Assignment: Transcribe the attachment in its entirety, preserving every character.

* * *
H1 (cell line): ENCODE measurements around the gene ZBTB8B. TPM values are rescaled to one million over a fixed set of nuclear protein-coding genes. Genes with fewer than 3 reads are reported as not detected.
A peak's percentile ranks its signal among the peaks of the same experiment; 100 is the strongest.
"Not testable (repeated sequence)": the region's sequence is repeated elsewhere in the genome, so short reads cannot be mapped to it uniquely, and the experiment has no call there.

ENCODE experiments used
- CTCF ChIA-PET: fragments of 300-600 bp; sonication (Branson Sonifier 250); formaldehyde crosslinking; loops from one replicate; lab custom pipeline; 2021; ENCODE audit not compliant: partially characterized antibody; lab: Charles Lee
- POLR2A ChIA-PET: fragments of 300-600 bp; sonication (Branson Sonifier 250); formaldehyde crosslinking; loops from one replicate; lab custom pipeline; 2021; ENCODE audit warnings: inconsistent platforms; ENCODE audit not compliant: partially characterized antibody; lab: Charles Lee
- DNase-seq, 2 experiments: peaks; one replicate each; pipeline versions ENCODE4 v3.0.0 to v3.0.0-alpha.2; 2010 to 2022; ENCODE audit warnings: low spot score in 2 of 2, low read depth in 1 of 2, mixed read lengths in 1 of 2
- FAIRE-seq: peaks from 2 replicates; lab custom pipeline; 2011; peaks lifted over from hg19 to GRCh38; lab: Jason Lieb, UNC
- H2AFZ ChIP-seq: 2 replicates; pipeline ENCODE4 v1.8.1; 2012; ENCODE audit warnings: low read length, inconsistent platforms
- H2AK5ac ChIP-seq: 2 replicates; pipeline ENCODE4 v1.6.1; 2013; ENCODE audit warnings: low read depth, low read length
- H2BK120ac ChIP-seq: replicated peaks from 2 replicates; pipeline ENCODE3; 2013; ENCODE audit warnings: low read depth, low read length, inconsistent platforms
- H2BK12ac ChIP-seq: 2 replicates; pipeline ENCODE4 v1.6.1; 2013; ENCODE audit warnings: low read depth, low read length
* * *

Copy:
H1 (cell line): ENCODE measurements around the gene ZBTB8B. TPM values are rescaled to one million over a fixed set of nuclear protein-coding genes. Genes with fewer than 3 reads are reported as not detected.
A peak's percentile ranks its signal among the peaks of the same experiment; 100 is the strongest.
"Not testable (repeated sequence)": the region's sequence is repeated elsewhere in the genome, so short reads cannot be mapped to it uniquely, and the experiment has no call there.

ENCODE experiments used
- CTCF ChIA-PET: fragments of 300-600 bp; sonication (Branson Sonifier 250); formaldehyde crosslinking; loops from one replicate; lab custom pipeline; 2021; ENCODE audit not compliant: partially characterized antibody; lab: Charles Lee
- POLR2A ChIA-PET: fragments of 300-600 bp; sonication (Branson Sonifier 250); formaldehyde crosslinking; loops from one replicate; lab custom pipeline; 2021; ENCODE audit warnings: inconsistent platforms; ENCODE audit not compliant: partially characterized antibody; lab: Charles Lee
- DNase-seq, 2 experiments: peaks; one replicate each; pipeline versions ENCODE4 v3.0.0 to v3.0.0-alpha.2; 2010 to 2022; ENCODE audit warnings: low spot score in 2 of 2, low read depth in 1 of 2, mixed read lengths in 1 of 2
- FAIRE-seq: peaks from 2 replicates; lab custom pipeline; 2011; peaks lifted over from hg19 to GRCh38; lab: Jason Lieb, UNC
- H2AFZ ChIP-seq: 2 replicates; pipeline ENCODE4 v1.8.1; 2012; ENCODE audit warnings: low read length, inconsistent platforms
- H2AK5ac ChIP-seq: 2 replicates; pipeline ENCODE4 v1.6.1; 2013; ENCODE audit warnings: low read depth, low read length
- H2BK120ac ChIP-seq: replicated peaks from 2 replicates; pipeline ENCODE3; 2013; ENCODE audit warnings: low read depth, low read length, inconsistent platforms
- H2BK12ac ChIP-seq: 2 replicates; pipeline ENCODE4 v1.6.1; 2013; ENCODE audit warnings: low read depth, low read length